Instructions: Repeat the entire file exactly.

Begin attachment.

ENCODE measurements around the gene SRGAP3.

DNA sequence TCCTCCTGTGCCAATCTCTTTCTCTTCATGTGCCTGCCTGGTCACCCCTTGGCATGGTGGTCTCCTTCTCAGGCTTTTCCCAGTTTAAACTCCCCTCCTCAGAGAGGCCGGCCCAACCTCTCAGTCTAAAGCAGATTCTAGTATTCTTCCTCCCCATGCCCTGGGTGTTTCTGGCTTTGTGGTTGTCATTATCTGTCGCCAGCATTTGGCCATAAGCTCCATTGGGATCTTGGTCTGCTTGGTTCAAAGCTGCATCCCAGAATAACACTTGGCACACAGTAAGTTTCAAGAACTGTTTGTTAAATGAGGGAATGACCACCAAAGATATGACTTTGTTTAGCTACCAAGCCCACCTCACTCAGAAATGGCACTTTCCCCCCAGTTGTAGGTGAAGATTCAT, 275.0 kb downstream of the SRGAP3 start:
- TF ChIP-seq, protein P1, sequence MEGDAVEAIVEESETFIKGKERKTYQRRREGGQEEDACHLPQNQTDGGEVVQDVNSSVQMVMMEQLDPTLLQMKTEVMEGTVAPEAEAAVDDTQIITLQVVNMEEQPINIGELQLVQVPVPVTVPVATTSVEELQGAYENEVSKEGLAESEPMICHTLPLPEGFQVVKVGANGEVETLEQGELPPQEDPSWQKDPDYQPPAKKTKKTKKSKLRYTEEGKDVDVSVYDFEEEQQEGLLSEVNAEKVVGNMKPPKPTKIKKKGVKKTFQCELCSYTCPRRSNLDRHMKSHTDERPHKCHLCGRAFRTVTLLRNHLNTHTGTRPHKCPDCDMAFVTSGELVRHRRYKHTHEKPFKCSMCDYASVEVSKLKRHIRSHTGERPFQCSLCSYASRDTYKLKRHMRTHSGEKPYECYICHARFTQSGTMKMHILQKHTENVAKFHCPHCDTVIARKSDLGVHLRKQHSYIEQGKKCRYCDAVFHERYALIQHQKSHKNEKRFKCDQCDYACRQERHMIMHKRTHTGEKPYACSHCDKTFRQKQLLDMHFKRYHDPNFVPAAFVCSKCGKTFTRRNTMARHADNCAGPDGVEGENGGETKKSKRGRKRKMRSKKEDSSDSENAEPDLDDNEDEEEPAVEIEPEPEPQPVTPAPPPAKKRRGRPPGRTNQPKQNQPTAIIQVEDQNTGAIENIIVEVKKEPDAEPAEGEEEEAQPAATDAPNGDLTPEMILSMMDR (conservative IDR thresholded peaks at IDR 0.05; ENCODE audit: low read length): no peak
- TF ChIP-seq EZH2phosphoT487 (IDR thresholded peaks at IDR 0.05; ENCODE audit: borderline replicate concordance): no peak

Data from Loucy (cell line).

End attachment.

ENCODE measurements around the gene SRGAP3.

DNA sequence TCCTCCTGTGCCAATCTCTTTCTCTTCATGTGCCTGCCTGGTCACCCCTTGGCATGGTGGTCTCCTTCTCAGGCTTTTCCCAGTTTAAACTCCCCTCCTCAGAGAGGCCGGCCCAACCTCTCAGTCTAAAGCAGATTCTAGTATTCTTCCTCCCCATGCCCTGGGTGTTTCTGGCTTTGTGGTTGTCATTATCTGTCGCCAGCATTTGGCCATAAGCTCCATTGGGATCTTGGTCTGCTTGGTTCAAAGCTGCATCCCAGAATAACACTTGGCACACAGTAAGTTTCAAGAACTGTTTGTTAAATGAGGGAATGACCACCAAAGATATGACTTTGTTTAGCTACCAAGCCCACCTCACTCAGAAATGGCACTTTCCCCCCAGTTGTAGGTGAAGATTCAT, 275.0 kb downstream of the SRGAP3 start:
- TF ChIP-seq, protein P1, sequence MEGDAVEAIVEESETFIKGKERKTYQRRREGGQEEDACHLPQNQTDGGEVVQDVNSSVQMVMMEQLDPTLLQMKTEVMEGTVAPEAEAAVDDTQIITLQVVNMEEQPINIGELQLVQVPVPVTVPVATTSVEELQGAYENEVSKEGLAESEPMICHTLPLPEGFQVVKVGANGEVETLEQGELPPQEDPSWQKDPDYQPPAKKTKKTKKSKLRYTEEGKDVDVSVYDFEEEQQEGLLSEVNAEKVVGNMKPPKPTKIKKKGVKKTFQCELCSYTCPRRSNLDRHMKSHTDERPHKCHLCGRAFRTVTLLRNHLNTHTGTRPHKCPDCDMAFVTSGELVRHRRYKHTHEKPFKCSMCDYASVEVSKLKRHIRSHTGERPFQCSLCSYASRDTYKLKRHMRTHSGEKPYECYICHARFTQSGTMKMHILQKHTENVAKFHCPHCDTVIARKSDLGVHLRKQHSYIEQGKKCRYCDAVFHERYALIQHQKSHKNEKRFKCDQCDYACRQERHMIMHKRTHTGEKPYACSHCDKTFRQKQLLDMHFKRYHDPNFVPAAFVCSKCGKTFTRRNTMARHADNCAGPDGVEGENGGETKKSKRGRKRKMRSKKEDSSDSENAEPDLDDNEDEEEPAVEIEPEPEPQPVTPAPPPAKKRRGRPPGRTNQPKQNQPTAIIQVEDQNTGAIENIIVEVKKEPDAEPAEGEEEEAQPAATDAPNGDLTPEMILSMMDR (conservative IDR thresholded peaks at IDR 0.05; ENCODE audit: low read length): no peak
- TF ChIP-seq EZH2phosphoT487 (IDR thresholded peaks at IDR 0.05; ENCODE audit: borderline replicate concordance): no peak

Data from Loucy (cell line).